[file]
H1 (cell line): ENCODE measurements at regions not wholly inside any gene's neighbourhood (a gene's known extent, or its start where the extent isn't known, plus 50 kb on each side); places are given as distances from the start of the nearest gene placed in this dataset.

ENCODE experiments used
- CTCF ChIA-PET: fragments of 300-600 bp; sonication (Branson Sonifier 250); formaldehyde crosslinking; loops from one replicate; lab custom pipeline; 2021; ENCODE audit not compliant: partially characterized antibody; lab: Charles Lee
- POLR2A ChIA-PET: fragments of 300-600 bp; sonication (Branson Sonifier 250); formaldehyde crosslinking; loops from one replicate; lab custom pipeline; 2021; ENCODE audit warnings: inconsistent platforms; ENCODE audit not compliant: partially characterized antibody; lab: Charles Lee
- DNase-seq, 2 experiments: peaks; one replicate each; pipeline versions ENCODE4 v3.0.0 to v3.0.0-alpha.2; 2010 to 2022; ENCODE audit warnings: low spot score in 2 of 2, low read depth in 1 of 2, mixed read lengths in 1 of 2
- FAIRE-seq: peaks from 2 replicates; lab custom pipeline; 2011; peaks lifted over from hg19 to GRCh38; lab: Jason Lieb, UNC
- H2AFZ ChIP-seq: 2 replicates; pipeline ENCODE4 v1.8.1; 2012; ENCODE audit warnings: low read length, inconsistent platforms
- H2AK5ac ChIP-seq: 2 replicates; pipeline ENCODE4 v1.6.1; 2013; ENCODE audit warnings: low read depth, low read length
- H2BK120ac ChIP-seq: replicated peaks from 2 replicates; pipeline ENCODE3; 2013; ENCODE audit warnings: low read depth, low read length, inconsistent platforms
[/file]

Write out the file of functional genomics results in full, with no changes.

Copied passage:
H1 (cell line): ENCODE measurements at regions not wholly inside any gene's neighbourhood (a gene's known extent, or its start where the extent isn't known, plus 50 kb on each side); places are given as distances from the start of the nearest gene placed in this dataset.

ENCODE experiments used
- CTCF ChIA-PET: fragments of 300-600 bp; sonication (Branson Sonifier 250); formaldehyde crosslinking; loops from one replicate; lab custom pipeline; 2021; ENCODE audit not compliant: partially characterized antibody; lab: Charles Lee
- POLR2A ChIA-PET: fragments of 300-600 bp; sonication (Branson Sonifier 250); formaldehyde crosslinking; loops from one replicate; lab custom pipeline; 2021; ENCODE audit warnings: inconsistent platforms; ENCODE audit not compliant: partially characterized antibody; lab: Charles Lee
- DNase-seq, 2 experiments: peaks; one replicate each; pipeline versions ENCODE4 v3.0.0 to v3.0.0-alpha.2; 2010 to 2022; ENCODE audit warnings: low spot score in 2 of 2, low read depth in 1 of 2, mixed read lengths in 1 of 2
- FAIRE-seq: peaks from 2 replicates; lab custom pipeline; 2011; peaks lifted over from hg19 to GRCh38; lab: Jason Lieb, UNC
- H2AFZ ChIP-seq: 2 replicates; pipeline ENCODE4 v1.8.1; 2012; ENCODE audit warnings: low read length, inconsistent platforms
- H2AK5ac ChIP-seq: 2 replicates; pipeline ENCODE4 v1.6.1; 2013; ENCODE audit warnings: low read depth, low read length
- H2BK120ac ChIP-seq: replicated peaks from 2 replicates; pipeline ENCODE3; 2013; ENCODE audit warnings: low read depth, low read length, inconsistent platforms